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Death & Taxes

VARIETY /   Indie documaker Jeffrey F. Jackson sticks it to the IRS and the Feds in "Death & Taxes," a hard-hitting reinvestigation of the 1983 Gordon Kahl case, about which questions still linger. Jackson's unfazed, investigative reporting-style approach and inventive handling of familiar material make this a controversial item for fests and progressive webs. Non-U.S. viewers will also get a charge out of its conspiracy theme.
Docu's intriguingly non-linear structure starts with un-introed cross-cutting between recent footage of Kahl's exhumation, news footage of the 1983 shootout and interviews with relatives and friends. Though initially confusing for those not closely acquainted with the affair, Jackson's slow-burning approach yields dividends later as the mists clear and the pieces fall into place with a vengeance.
Through interviews and archive material, Jackson traces Kahl's background from North Dakota farmer-tumed-WWII hero, to disillusionment with Roosevelt and the postwar welfare program, to his unilateral opt-out from the country's social security system in 1968 and subsequent harrassment by the IRS.
As Kahl's opposition to the federal system became more vocal, encouraging people to start "township governments," the authorities slowly moved in, prompted by the area's new marshal. Final shootout and manhunt in summer 1983 ended at a remote Arkansas farmhouse, with a body claimed to be Kahl's burnt beyond recognition.
Though Jackson's sympathies for the maverick Kahl are never in doubt, he presents a persuasive armory of evidence, eyewitness reports and fundamental questions that support his cage-rattling approach (which even includes a sideswipe at Bill Clinton, then Arkansas governor)
Lack of captions identifying interviewees is initially annoying, but Jackson's technique of letting them identify themselves through what they say is ultimately involving. Visual style for these interviews is straight talking-head, though pointedly cut and never dull. Occasional use of music is flavorsome, underscoring the snowballing conspiracy atmosphere.
Docu includes a brief clip from the 1991 NBC telepic "In the Line of Duty: Manhunt in the Dakotas," in which Rod Steiger played Kahl.
Pic is the result of three years of videotaped interviews, subsequently transferred to film. Result on the big screen is OK but far from high-def quality.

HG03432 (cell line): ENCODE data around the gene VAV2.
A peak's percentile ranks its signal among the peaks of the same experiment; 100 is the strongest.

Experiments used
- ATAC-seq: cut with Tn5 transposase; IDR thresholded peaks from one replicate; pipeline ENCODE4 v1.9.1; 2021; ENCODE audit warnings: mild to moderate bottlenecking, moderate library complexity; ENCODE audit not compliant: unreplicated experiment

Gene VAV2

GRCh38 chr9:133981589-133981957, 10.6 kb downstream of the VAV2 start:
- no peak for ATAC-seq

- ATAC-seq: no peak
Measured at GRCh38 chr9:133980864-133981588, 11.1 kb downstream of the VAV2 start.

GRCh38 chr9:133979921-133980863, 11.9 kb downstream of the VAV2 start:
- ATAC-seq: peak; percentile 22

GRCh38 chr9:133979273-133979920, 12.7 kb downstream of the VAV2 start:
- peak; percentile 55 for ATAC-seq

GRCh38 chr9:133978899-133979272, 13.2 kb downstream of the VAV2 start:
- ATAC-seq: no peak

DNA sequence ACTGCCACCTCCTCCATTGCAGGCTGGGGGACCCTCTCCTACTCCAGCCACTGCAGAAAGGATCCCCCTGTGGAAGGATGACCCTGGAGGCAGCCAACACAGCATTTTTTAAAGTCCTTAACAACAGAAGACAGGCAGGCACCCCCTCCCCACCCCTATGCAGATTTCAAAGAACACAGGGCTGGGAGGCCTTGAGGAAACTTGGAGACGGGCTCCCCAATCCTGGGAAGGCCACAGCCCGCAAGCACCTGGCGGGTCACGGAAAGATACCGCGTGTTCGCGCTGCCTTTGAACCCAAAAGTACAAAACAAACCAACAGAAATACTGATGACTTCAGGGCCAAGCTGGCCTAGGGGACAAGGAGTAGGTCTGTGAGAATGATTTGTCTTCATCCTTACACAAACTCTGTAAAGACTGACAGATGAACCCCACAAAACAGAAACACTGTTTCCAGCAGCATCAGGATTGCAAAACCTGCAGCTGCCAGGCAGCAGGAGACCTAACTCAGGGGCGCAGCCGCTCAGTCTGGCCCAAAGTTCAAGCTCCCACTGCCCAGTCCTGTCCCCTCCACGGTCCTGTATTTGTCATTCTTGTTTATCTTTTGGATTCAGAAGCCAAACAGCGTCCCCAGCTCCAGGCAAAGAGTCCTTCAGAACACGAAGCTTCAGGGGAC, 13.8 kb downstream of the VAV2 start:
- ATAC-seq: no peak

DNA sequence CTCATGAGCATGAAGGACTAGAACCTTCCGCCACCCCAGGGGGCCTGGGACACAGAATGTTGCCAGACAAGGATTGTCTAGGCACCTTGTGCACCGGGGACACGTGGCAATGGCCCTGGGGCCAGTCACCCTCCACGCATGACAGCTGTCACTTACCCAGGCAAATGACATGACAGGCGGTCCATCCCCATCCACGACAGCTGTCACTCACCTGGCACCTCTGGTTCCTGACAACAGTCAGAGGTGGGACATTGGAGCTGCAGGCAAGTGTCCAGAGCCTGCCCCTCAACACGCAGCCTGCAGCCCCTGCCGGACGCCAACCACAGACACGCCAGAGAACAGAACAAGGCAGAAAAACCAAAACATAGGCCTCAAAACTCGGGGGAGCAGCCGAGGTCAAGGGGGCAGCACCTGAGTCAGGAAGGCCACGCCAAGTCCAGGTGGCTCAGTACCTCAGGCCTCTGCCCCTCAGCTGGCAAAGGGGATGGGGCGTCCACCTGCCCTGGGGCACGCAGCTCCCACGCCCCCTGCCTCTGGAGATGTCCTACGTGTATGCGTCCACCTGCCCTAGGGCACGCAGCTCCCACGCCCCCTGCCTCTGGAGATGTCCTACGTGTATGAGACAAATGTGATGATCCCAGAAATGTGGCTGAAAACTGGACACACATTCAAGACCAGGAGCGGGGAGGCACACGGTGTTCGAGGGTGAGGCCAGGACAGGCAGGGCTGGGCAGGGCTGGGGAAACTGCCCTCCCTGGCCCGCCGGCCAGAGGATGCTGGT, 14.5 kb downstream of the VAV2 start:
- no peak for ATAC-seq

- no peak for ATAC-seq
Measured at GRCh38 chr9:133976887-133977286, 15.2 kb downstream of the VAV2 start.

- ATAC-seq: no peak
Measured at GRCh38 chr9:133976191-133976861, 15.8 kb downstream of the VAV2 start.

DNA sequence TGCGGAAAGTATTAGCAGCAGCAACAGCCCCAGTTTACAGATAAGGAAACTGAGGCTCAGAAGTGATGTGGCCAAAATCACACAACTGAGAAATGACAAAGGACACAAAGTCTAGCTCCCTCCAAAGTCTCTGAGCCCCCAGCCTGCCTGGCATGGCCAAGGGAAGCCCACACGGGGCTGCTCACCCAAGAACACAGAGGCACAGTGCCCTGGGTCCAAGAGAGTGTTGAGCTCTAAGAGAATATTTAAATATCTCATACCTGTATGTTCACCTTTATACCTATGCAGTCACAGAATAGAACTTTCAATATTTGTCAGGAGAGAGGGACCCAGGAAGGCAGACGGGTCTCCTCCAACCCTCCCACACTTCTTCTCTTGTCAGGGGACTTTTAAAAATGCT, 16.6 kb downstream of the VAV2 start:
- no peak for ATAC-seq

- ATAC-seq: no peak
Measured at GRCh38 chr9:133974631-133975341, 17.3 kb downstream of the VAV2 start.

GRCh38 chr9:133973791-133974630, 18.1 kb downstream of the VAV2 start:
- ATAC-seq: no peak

At London Fest world preem, Jackson revealed he was still in dispute with the U.K.'s Channel 4, which provided some of the original coin but now wants pic recut in a more linear structure. Jackson currently plans U.S. release around the fiscally sensitive date of April 15. — Derek Elley
CHRONICLES MAGAZINE /   Gordon Kahl was a simple farmer who became famous for not filing income tax returns. Imprisoned and hounded by IRS agents who never did prove he owed any amount of money, Kahl and his son were involved in a shootout with police. The son is still serving a prison sentence, but the father was surrounded and shot in Arkansas by police officers who mutilated and burned his body. How did a decorated war veteran end up on the FBI's most-wanted list? The documentary Death & Taxes interviews Kahl's family and friends as well as police officers, sheriffs, and a delightful IRS spokesgirl who apparently thinks he had it coming. A friend lent me a copy of the film, and I was so impressed with it that we called and told the company that we wanted to advertise it in Chronicles (see the full-page advertisement on page 13). David Koresh was a kook, Randy Weaver was more than a little strange, but Gordon Kahl was the kind of American who made this country, and his death--and the media coverage that vilified him--are a national disgrace. Buy the film and show it to your neighbors. — Thomas Fleming
GUNS & AMMO /   A new video documentary, Death & Taxes, details a case of government murderously out of control that was briefly mentioned in the October 1994 Guns & Ammo article "The Ugly Truth About Gun Control." Death & Taxes is the story of Gordon Kahl, a North Dakota farmer and decorated World War II veteran, and his apparent death at the hands of federal agents. His son and another man are now serving life in prison, according to the producer, "not because they shot anyone, but because they refused to lay down their guns to a group of plain clothes federal agents who never identified themselves, except to threaten to blow their '@#$%*&' heads off." No amateur production, Death & Taxes is a high-quality, professionally executed, 113-minute documentary that has been screened at several major international film festivals, and now you can see it for yourself. VHS cassettes of Death & Taxes are now available for $29.95 plus $3 shipping and handling by calling (800) BURY-IRS. — Bill O'Brien
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Death & Taxes (DVD)
First time on DVD (113 min)
Death & Taxes (VHS)
This is a limited edition collector's VHS in the original unbroken packaging. (113 min)
Death & Taxes Miniseries (DVD)
Set of 6 DVD's comprising the complete uncut footage from the documentary film project. (783 min)
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